Sunday, 30 August 2015

Kaspar's at the Savoy

Kaspar's is the reincarnation of the old River Restaurant, reborn with some style. I actually arrived at the Savoy by way of a very pleasant amble through Victoria Embankment gardens, so the simplest thing would have been to nip in the hotel's understated River Entrance and straight in to the restaurant. Simple maybe, but there was no way I was going to miss the opportunity to stroll along Savoy Court and make a grand entrance beneath the famous glittering steel frontage, passing a pristine pearlescent Rolls valet-parked at the side - as you do.

Just before we go in, let me take you on a small detour along the aforementioned Savoy Court; it is a much-loved and oft-quoted piece of London trivia that this is the only road in London where vehicles must drive on the right. According to the Savoy's press officer this is because traditionally, when travelling in a horse-drawn carriage, ladies would sit behind the driver and so would exit on the right hand side; this system enabled a decorous and less muddy descent straight into the hotel. The Londonist, a wonderful and authoritative site on all things London (if you're not already following them, do so immediately on or @londonist), has pointed out that Hammersmith bus station employs the same rule, though presumably not for the same reasons. I have since heard the 'fact' re-quoted as the only named road in London where traffic drives on the right. Either way it's a rarity and still a nice little nugget of London randomness.

Meanwhile, back to the Savoy itself. Graciously greeted by numerous members of staff (all, inevitably, far more elegantly dressed than I was) I made my way through the lobby, past the shop and through the tea room to Kaspar's. The sheer sumptuousness of the hotel is reassuringly impressive; chequerboard marble floors, glittering chandeliers, cascades of vibrant orchids and gleaming polished wood. Entering Kaspar's itself is like stepping back into the 1920s, with dramatic Murano glass lighting above the circular bar, huge mirrors and stylish Art Deco detailing.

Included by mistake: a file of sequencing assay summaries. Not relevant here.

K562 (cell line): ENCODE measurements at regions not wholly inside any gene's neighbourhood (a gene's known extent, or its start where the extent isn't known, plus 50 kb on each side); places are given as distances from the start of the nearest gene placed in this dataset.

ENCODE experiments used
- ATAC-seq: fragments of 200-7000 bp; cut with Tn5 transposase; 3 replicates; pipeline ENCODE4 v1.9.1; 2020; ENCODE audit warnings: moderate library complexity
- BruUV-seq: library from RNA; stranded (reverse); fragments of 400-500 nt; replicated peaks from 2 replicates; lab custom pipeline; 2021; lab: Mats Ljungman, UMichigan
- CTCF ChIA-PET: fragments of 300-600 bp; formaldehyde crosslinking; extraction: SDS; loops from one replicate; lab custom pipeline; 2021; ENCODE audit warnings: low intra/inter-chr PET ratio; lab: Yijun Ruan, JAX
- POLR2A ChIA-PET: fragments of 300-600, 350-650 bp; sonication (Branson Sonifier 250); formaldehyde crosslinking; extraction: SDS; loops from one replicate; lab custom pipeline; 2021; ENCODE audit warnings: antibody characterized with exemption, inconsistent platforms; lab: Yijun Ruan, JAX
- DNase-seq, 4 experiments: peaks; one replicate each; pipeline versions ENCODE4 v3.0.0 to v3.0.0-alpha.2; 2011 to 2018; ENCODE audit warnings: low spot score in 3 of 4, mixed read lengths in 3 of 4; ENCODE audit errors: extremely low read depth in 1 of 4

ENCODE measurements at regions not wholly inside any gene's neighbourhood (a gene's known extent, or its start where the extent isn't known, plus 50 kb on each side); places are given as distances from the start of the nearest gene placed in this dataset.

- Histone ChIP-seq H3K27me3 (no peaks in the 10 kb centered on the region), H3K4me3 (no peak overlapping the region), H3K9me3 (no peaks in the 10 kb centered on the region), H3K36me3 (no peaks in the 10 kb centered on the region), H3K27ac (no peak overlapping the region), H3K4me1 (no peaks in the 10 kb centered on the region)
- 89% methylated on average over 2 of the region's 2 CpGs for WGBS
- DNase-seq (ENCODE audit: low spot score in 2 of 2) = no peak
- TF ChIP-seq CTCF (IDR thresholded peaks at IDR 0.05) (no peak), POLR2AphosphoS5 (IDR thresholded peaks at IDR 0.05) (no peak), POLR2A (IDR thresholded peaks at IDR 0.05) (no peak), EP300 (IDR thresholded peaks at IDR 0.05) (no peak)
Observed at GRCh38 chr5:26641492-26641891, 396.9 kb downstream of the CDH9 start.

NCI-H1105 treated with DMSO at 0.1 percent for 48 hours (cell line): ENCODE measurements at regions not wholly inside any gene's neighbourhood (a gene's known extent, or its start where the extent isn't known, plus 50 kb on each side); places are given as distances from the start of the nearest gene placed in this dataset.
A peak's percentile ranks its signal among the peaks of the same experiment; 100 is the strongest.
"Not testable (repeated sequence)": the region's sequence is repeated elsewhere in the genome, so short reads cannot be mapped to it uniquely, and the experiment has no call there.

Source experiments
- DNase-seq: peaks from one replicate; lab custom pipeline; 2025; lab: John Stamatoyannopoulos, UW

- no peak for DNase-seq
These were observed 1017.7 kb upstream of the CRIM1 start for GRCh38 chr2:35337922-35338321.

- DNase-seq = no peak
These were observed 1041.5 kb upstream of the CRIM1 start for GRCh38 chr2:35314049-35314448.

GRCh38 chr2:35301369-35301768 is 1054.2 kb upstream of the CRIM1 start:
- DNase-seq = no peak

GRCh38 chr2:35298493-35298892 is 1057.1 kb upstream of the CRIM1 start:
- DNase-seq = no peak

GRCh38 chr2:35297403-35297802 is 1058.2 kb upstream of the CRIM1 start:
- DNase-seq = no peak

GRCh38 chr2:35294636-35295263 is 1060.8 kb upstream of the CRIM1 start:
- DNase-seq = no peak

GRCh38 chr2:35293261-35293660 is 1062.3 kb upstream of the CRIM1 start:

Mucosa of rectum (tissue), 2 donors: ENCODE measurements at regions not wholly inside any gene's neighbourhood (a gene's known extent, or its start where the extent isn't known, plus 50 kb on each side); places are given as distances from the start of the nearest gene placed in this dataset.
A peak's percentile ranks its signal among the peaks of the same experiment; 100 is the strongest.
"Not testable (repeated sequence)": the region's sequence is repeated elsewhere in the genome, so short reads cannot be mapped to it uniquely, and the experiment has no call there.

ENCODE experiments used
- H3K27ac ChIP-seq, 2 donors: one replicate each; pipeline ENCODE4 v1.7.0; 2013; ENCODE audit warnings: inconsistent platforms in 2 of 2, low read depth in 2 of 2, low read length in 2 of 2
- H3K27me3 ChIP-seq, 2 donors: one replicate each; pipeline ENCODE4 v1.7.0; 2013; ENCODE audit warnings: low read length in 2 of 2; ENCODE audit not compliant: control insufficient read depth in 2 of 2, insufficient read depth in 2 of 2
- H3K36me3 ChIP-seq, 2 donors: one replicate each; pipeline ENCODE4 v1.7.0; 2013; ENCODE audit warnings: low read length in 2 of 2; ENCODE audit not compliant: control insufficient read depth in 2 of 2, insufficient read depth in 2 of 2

Before we get to the meal itself, for those of you who don't know the story of Kaspar, let me give you a little background; are you sitting comfortably? One evening in 1898 Woolf Joel, a South African mining millionaire, hosted a dinner for fourteen at the Savoy. One of the diners cried off at short notice and an anxious guest suggested cancelling the entire evening; superstition has it that, if thirteen people sit down to dine, the first one to leave the table will die within the year. Joel reassured his guests by ensuring that he himself was the first person to get up from the table; weeks later, he was murdered in his office. 

Erring on the side of caution the Savoy began providing tables of thirteen with a member of staff as a quatorzieme, but this meant diners could not always speak freely. The problem was solved in 1926 when Kaspar was sculpted by Basil Ionides; to this day he sits before a full place setting as the elegant fourteenth guest when required, napkin around his neck, silent and utterly discreet.